Marc Lamson: And so someone comes over and they say, was everything okay? And we say, what? Yeah, yeah. We say, yeah, I would challenge the listeners the next time you have something that’s not perfect. And someone says, how was everything? You say, well, would you like, like since you’re asking, I have something and watch what they do. And if they’re a successful restaurant and a successful manager, they’re going to say, thank you so much. I had no idea. We did this suddenly last year at a restaurant, we go to something about the wings, something about something that had changed. He said, I had no idea. Thank you very much for telling me. So that’s a positive thing. If you’re a sales leader, if you’re a sales leader, seek feedback from your reps about you and you’ll find they start seeking feedback about them from you. It’s just so there’s a lot of positive.

Tom Stanfill: You’re bringing up a really good point, Marc, because I think it really clarifies and reveals your motive when you get feedback, especially from a client. If you’ve your, if you’re in a situation where you potentially could get feedback from a client, yeah. It really reveals your motive. If you’re saying, thank you, I want to get better then it reveals the, that is really your good. Do you want to get better at serving your customers? But if it’s like, well, uh, you know, that, that’s not something I really want to hear because it makes me feel bad. It reveals that you really have a self-centered motive. We had an opportunity with a large, large opportunity recently, and it turns out that the person that brought us into this opportunity to present our solution was a friend of mine. We had it and they brought me in anyway. Right. Good question. And it was, it was myself and another rep and they brought us in and we didn’t win the deal. And, he offered to give us feedback. Right. So how I handle that feedback really determines is my goal to serve them or serve our clients? Or is it like, well, I don’t like the way that makes me feel, but it was interesting. There was some things on our sign in and not have learned a lot by hearing from this person. And we grew from that, you know? But, but, um, it was just another example of, of why this is so important.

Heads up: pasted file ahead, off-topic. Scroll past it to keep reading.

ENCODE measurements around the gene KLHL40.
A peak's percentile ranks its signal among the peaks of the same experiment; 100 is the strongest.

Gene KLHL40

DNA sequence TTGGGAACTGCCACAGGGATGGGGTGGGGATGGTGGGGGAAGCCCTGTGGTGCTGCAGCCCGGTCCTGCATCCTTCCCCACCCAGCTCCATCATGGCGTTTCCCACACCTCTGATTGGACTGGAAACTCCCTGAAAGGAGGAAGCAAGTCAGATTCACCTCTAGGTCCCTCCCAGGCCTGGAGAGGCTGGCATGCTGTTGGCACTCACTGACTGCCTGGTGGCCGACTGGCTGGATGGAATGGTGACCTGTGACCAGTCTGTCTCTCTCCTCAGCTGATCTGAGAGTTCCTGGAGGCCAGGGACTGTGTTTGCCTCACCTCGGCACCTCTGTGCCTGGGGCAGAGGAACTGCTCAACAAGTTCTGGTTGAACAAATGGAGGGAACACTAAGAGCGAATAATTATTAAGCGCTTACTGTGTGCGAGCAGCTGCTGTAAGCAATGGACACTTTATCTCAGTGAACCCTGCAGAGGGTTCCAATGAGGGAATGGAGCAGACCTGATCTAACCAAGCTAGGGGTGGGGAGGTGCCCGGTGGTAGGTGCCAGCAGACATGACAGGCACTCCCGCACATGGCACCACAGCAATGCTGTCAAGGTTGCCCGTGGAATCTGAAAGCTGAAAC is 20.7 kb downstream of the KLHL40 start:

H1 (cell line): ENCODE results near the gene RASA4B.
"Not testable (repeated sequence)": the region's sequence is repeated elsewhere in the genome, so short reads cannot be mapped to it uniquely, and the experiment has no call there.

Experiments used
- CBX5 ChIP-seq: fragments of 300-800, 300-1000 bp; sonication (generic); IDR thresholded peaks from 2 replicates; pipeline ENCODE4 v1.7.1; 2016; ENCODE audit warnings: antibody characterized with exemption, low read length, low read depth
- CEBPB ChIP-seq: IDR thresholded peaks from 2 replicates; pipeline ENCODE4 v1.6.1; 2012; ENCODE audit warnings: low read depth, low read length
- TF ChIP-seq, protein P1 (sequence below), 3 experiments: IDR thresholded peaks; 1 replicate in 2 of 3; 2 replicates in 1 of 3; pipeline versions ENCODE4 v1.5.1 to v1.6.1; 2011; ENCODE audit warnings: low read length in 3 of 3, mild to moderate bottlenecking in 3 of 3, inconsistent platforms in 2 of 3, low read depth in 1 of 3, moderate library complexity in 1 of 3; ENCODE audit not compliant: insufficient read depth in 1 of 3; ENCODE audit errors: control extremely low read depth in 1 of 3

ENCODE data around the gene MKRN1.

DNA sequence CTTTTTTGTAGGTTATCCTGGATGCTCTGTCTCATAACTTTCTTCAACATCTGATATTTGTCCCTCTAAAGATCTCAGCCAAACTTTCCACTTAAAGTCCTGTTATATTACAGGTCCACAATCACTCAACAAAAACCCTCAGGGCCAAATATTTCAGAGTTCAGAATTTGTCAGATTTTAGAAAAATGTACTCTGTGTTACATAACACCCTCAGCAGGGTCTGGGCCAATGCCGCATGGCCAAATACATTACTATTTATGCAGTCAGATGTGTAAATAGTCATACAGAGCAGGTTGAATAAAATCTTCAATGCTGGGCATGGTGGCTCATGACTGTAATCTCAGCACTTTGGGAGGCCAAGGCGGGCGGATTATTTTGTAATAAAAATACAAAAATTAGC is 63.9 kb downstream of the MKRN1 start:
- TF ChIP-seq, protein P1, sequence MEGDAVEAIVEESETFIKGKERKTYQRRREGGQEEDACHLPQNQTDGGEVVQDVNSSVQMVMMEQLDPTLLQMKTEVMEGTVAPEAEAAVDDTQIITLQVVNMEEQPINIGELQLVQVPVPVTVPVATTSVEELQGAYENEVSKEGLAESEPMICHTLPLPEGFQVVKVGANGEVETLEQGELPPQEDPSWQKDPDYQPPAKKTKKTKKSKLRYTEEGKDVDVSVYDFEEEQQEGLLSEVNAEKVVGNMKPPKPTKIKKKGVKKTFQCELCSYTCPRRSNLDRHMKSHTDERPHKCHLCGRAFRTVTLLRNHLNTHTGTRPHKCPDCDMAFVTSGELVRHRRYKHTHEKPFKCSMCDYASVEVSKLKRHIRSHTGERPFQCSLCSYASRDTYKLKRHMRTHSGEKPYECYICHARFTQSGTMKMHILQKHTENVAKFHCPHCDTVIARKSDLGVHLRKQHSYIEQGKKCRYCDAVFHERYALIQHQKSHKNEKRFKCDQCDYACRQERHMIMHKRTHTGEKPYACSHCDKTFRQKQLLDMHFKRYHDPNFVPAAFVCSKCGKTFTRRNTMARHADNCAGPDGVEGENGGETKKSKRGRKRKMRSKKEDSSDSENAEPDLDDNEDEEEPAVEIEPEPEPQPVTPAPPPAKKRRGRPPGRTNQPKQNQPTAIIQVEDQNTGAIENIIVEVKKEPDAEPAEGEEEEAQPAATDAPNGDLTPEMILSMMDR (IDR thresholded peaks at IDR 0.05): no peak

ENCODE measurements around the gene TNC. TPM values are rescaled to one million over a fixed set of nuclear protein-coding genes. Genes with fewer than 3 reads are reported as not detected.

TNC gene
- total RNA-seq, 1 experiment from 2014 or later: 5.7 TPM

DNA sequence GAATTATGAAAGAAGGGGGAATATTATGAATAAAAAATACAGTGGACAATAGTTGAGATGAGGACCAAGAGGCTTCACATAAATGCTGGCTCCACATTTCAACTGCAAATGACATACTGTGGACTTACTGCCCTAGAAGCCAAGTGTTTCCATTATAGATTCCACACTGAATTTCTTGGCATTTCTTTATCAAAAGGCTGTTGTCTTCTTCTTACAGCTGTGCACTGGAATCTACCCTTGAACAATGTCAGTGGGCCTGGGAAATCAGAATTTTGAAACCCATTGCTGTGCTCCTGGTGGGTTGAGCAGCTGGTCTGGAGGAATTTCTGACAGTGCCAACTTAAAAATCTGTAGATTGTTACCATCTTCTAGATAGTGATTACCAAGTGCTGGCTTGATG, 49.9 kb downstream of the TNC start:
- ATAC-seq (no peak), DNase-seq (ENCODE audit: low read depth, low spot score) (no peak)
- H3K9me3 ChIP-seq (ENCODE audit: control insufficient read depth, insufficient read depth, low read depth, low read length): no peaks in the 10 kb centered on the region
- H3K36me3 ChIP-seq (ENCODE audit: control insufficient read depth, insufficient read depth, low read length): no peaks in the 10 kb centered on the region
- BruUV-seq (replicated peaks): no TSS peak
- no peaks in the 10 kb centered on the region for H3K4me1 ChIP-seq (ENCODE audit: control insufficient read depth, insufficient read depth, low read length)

Scott Cassidy: So if we, if we all believe in agree that we don’t want to just be okay, that we want to strive for better. Um, and it’s like that ad that’s on TV now with AT&T t where the doctor walks in and he goes, yeah, yeah, oh, hey, guess who’s back off a rehab or whatever. And you’re nervous. Yeah, me too. Well, we’ll get through it. Like, “okay is not good enough.” You know? So I think a lot of people are starting to think about that through the national advertising right now, but if people are interested in getting better, it’s motivating for all of us. Why is this so hard and so rare that people would actually do this? I mean, one of the things that Ben Franklin said in the, in the study we looked at was: There are three things that are hard: steel, diamonds, and knowing oneself. Why is it so?

Tom Stanfill: You think about, we can all think of the person that we hang out with, right, that we go to and they, they’re the “Me” monster and they talk the whole time and they don’t know it, right? They just, they don’t. And I think the reason that we don’t give feedback is because I think it’s painful. Like you really think about it, you know, it’s like, it’s so much easier to say, well, it’s somebody else’s fault, right? Or it’s so much easier to just deny it. But if we say, oh, that’s true about me, that hurts. And our instinct is to avoid pain. I mean, our whole, everything about this is survival. And so that’s counterproductive. That’s where our instincts do not support us. Um, it’s counterintuitive to say I’m going to seek the truth and it’s going to be painful.

Tom Stanfill: But here’s the cool thing. If we seek the truth, it actually is less painful, right? If we say, hey, how can I be better? And I’m inviting feedback, the feedback you get will be much gentler. And, and it’ll be, we’re, we’re, we’re, we’re, we’re, we’re getting it on our terms. We’re not surprised by it, you know? So, um, but I think it’s pain. I think that’s the, I think that’s the, I think it’s awareness, which we’ve talked about. People don’t know it, and it’s also painful. So we just rather think, hey, it’s very great, hey, you know, the reason we didn’t win that deal is because we didn’t have the lowest price, or the product isn’t, well, that’s not my fault. And that feels pretty good. But if it’s like, oh, well, we said something in the beginning of the meeting that communicated that we weren’t prepared. That’s my fault. That hurts. And that’s painful. It’s just easier to believe it’s price.